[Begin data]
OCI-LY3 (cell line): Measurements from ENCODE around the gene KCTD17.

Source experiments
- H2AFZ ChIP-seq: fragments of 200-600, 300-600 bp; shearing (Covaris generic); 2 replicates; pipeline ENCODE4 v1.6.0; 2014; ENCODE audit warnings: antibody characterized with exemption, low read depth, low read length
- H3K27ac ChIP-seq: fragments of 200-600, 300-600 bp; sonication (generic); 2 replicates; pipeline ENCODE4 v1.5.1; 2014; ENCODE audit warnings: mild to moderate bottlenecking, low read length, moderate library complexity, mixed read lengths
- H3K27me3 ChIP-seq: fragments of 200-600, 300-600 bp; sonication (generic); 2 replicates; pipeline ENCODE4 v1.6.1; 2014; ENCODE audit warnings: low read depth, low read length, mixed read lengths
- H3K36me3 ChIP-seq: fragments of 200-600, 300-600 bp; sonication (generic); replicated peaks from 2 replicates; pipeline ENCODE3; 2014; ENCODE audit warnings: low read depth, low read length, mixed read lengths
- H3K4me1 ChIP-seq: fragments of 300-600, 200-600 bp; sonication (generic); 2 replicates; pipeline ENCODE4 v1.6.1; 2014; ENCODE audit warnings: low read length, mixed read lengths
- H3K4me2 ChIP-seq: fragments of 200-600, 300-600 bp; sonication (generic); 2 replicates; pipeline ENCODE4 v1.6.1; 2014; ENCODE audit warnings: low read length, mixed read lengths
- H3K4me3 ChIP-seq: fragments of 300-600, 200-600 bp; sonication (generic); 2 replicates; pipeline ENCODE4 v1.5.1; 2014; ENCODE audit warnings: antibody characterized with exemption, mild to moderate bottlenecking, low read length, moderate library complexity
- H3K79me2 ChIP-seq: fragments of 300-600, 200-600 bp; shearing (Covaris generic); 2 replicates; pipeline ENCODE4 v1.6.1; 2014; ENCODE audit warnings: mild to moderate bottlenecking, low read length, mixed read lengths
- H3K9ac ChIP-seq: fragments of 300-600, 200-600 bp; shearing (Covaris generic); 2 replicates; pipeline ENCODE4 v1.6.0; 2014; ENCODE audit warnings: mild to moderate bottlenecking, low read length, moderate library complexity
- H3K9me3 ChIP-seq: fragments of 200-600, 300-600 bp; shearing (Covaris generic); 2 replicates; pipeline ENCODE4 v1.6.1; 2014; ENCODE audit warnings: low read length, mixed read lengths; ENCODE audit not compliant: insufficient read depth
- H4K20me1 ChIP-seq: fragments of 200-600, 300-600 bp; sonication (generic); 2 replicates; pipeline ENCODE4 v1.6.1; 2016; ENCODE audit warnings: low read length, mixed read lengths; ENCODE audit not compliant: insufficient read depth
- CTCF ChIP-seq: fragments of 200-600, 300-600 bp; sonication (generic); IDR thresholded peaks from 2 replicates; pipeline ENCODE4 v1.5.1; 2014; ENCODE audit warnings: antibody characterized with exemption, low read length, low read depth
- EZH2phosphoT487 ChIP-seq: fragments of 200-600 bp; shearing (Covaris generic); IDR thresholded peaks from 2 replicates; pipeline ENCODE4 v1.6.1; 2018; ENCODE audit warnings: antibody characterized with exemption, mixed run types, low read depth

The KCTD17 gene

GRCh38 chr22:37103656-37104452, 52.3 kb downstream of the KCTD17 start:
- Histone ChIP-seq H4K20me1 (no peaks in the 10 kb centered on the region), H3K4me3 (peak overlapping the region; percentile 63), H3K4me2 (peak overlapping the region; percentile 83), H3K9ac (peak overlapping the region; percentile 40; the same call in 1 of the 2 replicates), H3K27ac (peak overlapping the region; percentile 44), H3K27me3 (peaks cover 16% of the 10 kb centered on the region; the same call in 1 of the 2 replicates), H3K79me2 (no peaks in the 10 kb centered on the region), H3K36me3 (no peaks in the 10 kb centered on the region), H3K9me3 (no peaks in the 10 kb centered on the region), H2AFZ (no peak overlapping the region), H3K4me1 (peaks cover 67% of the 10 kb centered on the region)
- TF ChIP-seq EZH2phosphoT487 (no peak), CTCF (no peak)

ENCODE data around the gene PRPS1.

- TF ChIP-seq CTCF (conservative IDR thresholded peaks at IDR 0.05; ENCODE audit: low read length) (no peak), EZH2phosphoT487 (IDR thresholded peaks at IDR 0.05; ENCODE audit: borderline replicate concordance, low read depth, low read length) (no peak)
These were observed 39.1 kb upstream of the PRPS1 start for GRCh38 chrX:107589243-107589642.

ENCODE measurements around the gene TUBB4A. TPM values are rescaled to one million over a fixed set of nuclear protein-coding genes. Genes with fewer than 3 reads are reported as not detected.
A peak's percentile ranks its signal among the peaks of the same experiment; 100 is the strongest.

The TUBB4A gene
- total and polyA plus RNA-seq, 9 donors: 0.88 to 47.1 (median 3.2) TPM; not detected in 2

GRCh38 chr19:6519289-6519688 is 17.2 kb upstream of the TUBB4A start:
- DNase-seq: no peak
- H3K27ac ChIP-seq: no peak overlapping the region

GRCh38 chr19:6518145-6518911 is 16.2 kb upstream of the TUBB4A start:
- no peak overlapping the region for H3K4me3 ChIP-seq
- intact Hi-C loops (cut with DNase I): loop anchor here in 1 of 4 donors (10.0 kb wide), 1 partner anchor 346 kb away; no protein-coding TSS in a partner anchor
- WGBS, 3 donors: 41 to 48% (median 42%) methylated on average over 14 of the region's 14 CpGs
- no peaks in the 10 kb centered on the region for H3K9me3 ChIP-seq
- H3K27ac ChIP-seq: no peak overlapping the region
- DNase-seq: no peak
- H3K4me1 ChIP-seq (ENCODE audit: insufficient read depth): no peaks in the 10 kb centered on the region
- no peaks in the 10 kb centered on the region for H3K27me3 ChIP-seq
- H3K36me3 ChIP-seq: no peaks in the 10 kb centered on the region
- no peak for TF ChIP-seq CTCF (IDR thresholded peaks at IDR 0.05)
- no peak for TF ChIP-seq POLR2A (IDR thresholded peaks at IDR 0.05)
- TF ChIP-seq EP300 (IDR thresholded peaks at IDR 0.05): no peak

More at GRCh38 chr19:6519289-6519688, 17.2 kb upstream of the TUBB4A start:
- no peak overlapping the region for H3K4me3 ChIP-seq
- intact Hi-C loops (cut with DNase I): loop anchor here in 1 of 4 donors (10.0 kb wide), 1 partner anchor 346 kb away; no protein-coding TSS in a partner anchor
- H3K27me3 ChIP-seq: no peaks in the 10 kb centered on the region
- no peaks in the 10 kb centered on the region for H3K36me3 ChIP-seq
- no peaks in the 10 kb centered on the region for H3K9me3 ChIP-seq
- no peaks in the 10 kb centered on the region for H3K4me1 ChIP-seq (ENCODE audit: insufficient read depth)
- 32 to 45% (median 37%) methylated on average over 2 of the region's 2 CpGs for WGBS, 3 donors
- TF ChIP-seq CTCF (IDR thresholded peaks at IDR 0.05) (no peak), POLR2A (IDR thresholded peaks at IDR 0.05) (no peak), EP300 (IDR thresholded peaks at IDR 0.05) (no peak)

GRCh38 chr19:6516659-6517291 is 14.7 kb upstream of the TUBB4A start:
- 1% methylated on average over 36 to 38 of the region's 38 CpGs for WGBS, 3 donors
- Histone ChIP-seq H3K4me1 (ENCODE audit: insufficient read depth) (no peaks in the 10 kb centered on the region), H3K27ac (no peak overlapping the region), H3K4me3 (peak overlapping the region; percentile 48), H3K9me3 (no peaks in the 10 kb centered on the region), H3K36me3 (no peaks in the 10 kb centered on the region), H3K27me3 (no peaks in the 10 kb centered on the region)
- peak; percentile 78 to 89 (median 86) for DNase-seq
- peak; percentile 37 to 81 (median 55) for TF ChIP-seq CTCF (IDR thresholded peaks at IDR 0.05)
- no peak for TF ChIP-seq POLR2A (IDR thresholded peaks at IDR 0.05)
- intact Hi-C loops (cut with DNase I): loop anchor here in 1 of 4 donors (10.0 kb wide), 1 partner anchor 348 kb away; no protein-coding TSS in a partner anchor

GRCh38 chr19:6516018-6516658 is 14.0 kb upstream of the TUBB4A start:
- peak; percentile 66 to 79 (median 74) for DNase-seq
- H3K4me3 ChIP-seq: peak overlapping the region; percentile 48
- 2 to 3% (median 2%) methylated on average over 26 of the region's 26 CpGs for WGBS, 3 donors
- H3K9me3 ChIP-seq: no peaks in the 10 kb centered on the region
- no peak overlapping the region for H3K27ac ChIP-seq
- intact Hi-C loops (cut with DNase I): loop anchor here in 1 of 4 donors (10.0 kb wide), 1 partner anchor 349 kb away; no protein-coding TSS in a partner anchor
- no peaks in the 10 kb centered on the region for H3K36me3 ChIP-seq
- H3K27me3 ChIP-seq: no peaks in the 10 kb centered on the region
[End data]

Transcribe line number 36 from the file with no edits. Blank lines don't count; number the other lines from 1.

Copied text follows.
- DNase-seq: no peak